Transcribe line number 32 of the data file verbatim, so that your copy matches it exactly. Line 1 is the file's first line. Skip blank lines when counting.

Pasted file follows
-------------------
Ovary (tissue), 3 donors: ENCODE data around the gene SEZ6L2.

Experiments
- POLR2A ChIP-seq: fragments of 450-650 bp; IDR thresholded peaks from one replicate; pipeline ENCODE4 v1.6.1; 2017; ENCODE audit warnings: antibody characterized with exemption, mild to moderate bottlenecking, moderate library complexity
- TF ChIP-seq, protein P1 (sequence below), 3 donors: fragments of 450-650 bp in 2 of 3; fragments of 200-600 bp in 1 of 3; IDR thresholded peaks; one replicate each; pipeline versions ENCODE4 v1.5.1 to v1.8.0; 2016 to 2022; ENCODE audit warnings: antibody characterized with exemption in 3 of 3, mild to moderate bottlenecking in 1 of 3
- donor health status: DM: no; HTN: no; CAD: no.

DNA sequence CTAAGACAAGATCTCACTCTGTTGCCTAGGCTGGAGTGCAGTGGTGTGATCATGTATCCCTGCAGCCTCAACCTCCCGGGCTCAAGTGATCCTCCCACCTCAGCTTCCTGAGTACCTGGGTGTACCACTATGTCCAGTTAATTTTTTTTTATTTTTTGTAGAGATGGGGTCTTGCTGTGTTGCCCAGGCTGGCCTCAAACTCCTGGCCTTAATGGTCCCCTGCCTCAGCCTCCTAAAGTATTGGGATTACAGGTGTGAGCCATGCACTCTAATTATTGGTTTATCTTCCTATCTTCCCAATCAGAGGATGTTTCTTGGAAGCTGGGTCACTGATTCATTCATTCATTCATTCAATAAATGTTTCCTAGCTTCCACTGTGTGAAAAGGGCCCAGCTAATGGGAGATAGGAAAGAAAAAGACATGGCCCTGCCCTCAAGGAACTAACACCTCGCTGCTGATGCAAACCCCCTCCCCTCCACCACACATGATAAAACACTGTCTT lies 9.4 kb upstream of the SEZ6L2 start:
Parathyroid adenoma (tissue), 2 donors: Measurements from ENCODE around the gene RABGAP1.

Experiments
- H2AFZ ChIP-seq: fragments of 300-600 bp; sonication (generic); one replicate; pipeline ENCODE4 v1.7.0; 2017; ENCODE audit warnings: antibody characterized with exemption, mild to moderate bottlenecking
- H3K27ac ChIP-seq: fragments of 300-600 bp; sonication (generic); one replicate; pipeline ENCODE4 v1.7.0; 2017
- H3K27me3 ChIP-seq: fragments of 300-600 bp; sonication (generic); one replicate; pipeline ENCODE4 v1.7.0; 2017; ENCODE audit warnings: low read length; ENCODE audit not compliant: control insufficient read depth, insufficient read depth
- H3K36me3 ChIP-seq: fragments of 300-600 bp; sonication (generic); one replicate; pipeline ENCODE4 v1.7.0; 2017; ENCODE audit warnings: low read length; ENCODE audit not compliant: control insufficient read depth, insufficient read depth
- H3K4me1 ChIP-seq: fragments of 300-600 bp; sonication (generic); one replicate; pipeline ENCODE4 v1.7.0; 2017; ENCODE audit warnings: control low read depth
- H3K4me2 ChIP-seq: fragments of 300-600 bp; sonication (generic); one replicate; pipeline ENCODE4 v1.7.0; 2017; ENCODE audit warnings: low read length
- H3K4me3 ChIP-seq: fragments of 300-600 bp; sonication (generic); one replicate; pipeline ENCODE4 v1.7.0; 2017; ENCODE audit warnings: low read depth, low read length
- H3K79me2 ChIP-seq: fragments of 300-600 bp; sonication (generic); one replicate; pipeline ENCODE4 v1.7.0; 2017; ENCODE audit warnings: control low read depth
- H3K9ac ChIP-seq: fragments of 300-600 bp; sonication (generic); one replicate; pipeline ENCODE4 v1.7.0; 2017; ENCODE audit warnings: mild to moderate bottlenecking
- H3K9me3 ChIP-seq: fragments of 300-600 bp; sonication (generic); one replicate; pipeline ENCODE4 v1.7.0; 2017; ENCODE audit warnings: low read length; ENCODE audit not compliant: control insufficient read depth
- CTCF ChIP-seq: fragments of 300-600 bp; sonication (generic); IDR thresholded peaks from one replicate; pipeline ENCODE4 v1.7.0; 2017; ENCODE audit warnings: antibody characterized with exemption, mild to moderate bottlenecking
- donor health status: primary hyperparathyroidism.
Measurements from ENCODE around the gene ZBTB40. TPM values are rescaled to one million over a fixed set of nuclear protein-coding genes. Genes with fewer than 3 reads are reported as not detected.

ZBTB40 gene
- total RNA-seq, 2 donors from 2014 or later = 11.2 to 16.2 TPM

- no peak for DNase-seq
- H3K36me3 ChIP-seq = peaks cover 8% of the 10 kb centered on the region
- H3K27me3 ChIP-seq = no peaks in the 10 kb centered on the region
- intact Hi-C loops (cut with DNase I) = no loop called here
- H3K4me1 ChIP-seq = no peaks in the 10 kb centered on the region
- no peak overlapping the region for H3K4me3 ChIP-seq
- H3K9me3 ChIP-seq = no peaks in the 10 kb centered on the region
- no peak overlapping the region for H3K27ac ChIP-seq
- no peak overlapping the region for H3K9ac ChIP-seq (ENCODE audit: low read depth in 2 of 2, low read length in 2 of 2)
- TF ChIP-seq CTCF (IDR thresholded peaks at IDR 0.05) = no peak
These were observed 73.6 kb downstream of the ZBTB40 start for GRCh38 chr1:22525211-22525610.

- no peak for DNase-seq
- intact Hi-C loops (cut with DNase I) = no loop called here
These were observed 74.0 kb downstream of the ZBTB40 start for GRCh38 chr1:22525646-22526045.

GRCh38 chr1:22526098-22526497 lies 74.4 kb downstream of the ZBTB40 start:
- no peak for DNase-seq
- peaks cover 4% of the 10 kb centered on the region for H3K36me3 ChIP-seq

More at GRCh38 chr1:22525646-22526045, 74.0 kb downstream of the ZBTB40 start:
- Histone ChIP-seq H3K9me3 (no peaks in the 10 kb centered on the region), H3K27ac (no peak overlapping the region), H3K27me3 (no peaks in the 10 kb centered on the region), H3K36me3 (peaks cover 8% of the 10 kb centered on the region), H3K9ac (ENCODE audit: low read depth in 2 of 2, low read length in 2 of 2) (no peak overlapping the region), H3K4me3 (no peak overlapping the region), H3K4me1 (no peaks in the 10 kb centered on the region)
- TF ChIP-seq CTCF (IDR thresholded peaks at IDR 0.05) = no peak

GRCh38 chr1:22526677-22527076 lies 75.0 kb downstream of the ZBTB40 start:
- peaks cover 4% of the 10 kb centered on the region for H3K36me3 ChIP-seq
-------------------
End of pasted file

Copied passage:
- no peak overlapping the region for H3K9ac ChIP-seq (ENCODE audit: low read depth in 2 of 2, low read length in 2 of 2)